Apparently not satisfied with the embargo on motorcycles (popular as Okada) and tricycles (popular as Keke), the Lagos State government has turned the heat on car-hailing companies operating in the state.
On February 1, 2020, it had swooped on motorbike-hailing operators in the state, barring them from plying most parts of the state. This new policy caused chaos in the state, throwing thousands into the super-saturated labour market, while making commuting very cumbersome for residents.
While motor-hailing companies and several Lagosians are persuading the government to relax the ban, a week after the Okada ban, the state went ahead to spread its dragnet to car-hailing companies like Uber and Bolt, with the claim that the law was already in force in the state.
Three Uber drivers told Financial Standard that the enforcement was hampering their operations and that they were ignorant of the said laws until recently.
A source in the Lagos Vehicle Inspection Services said commercial vehicle drivers, Uber, Bolt, and other car-sharing platforms were expected to be certified by the Lagos Drivers’ Institute before operating in the state.
He disclosed that Uber had not paid an operator licence fee to the state government. “You need to have what we call operator licence, which Uber and others were supposed to pay to the government.”
This has led to the impounding of some Uber cars, and the driver had to pay N60,000 to claim their vehicle, we learnt.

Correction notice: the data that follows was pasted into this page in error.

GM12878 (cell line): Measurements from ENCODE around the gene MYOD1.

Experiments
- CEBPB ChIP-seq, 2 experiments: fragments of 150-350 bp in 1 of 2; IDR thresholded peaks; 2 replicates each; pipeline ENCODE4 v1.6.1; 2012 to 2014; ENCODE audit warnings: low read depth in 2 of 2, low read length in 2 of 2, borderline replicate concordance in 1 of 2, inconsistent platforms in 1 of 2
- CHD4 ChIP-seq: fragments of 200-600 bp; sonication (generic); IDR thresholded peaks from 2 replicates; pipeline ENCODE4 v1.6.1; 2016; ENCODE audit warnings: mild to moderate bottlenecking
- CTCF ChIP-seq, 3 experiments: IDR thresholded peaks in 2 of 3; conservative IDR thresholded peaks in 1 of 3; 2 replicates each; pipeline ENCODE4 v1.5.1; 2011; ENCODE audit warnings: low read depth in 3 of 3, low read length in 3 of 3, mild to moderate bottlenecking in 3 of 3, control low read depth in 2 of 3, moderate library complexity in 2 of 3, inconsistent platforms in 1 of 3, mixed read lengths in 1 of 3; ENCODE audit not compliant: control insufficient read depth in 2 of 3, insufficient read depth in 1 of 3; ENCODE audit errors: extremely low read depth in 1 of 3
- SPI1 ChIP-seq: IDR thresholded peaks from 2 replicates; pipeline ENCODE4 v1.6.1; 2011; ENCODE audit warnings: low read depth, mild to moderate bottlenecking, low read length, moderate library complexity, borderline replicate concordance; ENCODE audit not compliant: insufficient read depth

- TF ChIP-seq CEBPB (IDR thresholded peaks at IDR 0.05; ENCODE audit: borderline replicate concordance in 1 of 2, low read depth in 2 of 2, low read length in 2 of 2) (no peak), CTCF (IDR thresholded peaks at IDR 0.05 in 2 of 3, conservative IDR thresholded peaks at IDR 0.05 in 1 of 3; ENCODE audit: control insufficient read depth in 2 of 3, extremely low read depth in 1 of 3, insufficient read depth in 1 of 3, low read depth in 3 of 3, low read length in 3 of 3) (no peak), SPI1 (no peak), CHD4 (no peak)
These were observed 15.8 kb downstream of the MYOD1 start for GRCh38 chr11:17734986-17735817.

Drivers on car-hailing platforms, the source added, do not necessarily need Hackney permits, except some that operate outside the model of the car-hailing services, by picking passengers like commercial buses.
According to him, when they are caught, the police will request a Hackney permit, which costs about N3,000 and above, depending on the engine capacity of the vehicle.
We also learnt that the law requires that commercial vehicle drivers, including those on the ride-hailing platforms, must be certified by LASDRI as a prerequisite for operating in the state.
LASDRI certification is mandatory for all professional drivers in Lagos and is to be re-certified yearly.
The Chief Executive Officer of LASDRI, Phillip Ogunlade, said, “Professional drivers are defined as those who earn a living as drivers, either in the public or private sector.”
Car-hailing companies appear to be standing on the fence, obviously avoiding any confrontation with the government or exploring legal options.
Uber declined comment, but did not deny negotiations with the government.
Head, Communications for Uber, West Africa, Efosa Aiyevbomwan, said, “We can’t at this time speak on any potential or ongoing policy and regulatory conversations with the government.”
Aiyevbomwan added the company would continue to work closely with the Lagos government to ensure smooth operation in line with global best practices.
His words, “Uber continues to work closely with the Lagos State government to ensure that our operations align with best practices locally and internationally.
“We will also continue to work with the government in ensuring that drivers are able to earn a living, while riders move from point A to B, comfortably and conveniently, at the touch of a button.”
Bolt and other car-hailing companies are yet to make any public statement concerning the regulation.
Commuters are groaning as a result of this disruption, as it has resulted in the hike in transport fare. Uber and Bolt increased their rates as demand increased.
To worsen the situation, commercial buses hiked their fares, and this has affected the cost of goods and services in Lagos.